Have a great day.

Thursday, August 27, 2009

Cards, Books, Fall, Dead Zone.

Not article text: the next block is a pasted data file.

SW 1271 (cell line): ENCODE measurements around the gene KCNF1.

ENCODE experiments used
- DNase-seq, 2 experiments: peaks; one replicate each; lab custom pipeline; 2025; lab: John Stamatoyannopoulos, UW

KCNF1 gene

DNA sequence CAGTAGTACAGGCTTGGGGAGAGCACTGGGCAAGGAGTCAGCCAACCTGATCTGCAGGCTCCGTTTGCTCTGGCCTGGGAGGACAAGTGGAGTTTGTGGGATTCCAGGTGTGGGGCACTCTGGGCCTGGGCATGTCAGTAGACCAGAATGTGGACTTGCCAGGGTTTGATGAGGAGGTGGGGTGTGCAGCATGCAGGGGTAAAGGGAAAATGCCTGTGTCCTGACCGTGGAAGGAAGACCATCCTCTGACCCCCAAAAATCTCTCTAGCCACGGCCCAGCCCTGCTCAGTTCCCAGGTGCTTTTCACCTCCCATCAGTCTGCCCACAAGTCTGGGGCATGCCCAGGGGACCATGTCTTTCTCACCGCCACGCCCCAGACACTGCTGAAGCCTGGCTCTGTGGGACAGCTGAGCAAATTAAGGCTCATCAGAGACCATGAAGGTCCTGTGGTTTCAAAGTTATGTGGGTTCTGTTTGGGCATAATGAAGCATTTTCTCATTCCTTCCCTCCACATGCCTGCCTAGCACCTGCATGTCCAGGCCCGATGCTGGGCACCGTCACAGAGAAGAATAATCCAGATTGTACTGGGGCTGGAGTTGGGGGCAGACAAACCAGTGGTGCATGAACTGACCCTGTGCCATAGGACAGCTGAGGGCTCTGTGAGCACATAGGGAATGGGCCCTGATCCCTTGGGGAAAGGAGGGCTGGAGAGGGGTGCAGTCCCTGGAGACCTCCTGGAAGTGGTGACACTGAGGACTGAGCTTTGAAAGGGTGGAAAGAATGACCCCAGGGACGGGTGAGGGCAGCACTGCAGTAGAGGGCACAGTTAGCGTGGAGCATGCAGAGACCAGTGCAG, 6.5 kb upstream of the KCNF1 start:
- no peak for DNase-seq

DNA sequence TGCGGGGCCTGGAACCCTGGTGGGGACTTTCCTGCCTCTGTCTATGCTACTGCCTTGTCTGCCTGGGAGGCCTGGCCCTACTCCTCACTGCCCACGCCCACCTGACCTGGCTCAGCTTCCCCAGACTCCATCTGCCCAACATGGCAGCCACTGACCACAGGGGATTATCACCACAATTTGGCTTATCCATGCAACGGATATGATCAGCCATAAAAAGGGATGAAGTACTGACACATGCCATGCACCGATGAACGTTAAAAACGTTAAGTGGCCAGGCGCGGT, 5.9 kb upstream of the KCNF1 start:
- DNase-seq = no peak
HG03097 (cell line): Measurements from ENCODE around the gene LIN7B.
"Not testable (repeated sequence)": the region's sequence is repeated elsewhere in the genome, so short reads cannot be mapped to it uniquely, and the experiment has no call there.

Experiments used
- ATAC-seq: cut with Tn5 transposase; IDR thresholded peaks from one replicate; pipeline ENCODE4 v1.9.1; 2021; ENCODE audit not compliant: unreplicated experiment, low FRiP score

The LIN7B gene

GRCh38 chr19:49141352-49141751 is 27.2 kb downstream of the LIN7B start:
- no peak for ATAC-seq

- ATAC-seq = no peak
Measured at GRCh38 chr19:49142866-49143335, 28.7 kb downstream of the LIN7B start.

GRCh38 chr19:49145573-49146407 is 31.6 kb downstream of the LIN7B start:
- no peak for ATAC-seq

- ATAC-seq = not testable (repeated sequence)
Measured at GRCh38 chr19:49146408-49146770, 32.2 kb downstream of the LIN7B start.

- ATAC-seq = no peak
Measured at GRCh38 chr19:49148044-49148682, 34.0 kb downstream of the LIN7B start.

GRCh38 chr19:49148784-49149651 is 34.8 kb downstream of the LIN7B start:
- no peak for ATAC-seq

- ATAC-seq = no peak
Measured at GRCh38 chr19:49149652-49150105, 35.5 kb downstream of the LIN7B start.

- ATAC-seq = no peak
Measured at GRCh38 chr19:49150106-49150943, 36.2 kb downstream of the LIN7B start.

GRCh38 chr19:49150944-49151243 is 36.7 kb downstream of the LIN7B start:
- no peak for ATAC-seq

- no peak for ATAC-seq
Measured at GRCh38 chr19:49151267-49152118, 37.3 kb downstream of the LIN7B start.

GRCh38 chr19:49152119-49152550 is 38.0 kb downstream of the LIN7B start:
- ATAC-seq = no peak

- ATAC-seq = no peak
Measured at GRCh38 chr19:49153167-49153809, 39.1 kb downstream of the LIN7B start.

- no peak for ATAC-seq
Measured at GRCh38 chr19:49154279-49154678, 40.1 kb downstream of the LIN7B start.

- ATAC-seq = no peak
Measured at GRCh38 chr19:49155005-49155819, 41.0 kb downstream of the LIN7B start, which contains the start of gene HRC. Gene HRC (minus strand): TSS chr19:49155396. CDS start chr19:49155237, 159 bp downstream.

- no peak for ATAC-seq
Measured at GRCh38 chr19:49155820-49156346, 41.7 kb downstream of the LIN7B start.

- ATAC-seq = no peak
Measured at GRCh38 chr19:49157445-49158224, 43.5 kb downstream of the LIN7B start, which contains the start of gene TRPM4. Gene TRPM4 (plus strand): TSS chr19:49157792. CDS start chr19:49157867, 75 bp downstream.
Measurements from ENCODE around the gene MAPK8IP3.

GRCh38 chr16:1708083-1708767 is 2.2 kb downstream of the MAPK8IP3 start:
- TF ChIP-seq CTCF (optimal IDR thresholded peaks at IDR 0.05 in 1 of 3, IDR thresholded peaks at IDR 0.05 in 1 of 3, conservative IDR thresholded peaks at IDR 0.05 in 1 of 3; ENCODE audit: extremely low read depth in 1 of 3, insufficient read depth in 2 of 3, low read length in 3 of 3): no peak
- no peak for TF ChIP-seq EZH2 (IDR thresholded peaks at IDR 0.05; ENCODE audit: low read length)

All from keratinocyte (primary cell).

Unfortunately our Tuesday game had to be cancelled due to sickness, hopefully we can reschedule next week. However, last night we played Cribbage with our new neighbour - played for several hours in fact, it was nearly midnight when we broke up. We ended up with two games each, fair but at one point I was winning and wanted it to stay that way *g*. Nobody got a perfect hand although our friend nearly did. I finished Breaking Dawn by Stephenie Meyer and thought it was a very good book. There have been accusations of plagiarism, I don't know if they are valid, but I thought the story fitted in very well with everything else that had happened in the previous books. Its funny, I had trouble picking up every one of the four books in this series and when I finally got round to it I thoroughly enjoyed them. I wonder what the movie Twilight is like, movies tend to ruin the original stories. I don't know if I will ever see it or not. I got two more books from the library the other day and I have three more to pick up. I have to get them all finished before we go away on Sept. 11 so I have a lot of reading to do. Luckily, any more I have on hold I can freeze until I get back. I can't believe its almost September and the leaves have already started turning colour. We have had such a lousy summer this year, it seems like we have been cheated. There was a red leaf on the ground when we left the bowling alley the other day and the burning bushes at the library, which end up a real fiery red, are well on their way to turning colour. Don't get me wrong, I like Fall or Autumn, but not so soon and not when we have had no summer to speak of. Sad to hear this morning, a report on the 'dead zone' in the Gulf of Mexico. It is caused by chemical run off from the farms along the Mississippi River which empties into the Gulf. It is ruining the fishing industry in the area and apparently 40% of America's seafood comes from that area. The fisherman must be absolutely devastated. I once tried making lettuce soup and wasn't very impressed with it, but then I didn't follow any kind of recipe. Here is one from Recipezaar which sounds as though it would be good. I love chilled soups anyway, so I think I will be looking for lovage in the stores. Chilled Summer Lettuce, Lovage and Garden Pea Soup A delightful and refreshing chilled soup for summer - this savoury soup takes its flavour from freshly chopped lovage leaves, which impart a savoury, lemony and celery-like taste. I like to serve this pale green soup in clear glass bowls for maximum impact, with a few chopped leaves sprinkled on top and a swirl of cream. This soup makes an elegant starter for any summer event or a light luncheon dish. Do not be tempted to add more lovage then is suggested, it is a very strong flavoured herb and can be overpowering if used with a heavy hand! by French Tart SERVES 4 4-5 medium spring onions, trimmed and chopped butter or olive oil 1 large cos (romaine) lettuce or 2 large butterhead lettuce 250 g fresh garden peas or frozen peas 1 liter vegetable stock 5-6 leaves fresh lovage, leaves (plus 4 more to garnish) salt and pepper cream, for garnish (optional) 1. Sweat the spring onions in the oil or butter until soft, then add the peas and lettuce. Pour over two-thirds of the stock, bring to the boil and simmer gently for 5 minutes, or until the peas are tender. 2. Remove from the heat and add the lovage leaves then blend the soup with a hand blender or in a liquidiser. Thin the soup to your preferred texture with the remaining stock. Season to taste with salt and pepper. 3. Place the soup in a container and chill in the fridge for at least 2 to 3 hours. Serve chilled with chopped lovage leaves and a swirl of cream. Have a great day.